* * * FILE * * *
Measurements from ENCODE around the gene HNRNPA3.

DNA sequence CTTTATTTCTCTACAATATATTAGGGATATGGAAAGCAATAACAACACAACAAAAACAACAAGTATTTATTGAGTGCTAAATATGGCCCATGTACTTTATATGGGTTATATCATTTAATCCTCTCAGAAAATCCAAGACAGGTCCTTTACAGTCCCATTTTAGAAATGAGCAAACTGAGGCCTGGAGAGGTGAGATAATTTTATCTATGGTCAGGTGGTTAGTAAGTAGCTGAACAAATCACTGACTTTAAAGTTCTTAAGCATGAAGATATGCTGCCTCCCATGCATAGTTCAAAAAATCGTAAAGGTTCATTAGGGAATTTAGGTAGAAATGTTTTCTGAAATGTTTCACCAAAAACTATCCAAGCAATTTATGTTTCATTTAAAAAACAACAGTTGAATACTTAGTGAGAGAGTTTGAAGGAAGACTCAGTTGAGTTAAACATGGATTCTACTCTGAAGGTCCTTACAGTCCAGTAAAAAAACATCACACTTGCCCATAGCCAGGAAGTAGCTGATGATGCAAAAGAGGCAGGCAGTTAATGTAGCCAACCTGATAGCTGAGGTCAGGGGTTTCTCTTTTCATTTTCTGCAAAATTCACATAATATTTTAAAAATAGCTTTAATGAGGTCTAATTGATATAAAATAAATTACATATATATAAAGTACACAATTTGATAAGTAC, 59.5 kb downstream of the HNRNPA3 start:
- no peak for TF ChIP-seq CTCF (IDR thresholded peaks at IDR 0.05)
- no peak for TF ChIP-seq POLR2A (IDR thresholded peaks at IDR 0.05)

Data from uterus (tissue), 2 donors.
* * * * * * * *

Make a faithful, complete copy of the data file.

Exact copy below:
Measurements from ENCODE around the gene HNRNPA3.

DNA sequence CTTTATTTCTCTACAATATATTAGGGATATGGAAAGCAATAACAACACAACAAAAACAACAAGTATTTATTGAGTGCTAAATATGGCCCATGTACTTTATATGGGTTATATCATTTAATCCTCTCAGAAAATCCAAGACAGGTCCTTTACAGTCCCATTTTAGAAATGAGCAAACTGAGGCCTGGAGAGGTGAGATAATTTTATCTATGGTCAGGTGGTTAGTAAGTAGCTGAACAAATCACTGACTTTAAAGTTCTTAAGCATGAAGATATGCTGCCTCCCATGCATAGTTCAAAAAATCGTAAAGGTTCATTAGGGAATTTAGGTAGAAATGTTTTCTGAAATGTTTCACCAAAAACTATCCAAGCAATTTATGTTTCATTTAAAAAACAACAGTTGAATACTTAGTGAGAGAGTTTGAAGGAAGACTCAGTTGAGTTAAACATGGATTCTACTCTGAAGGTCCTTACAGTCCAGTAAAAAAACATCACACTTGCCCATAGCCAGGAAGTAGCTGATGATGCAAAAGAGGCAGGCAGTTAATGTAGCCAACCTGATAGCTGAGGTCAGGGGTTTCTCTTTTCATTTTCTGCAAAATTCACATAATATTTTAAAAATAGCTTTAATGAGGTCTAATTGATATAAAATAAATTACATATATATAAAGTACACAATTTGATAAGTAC, 59.5 kb downstream of the HNRNPA3 start:
- no peak for TF ChIP-seq CTCF (IDR thresholded peaks at IDR 0.05)
- no peak for TF ChIP-seq POLR2A (IDR thresholded peaks at IDR 0.05)

Data from uterus (tissue), 2 donors.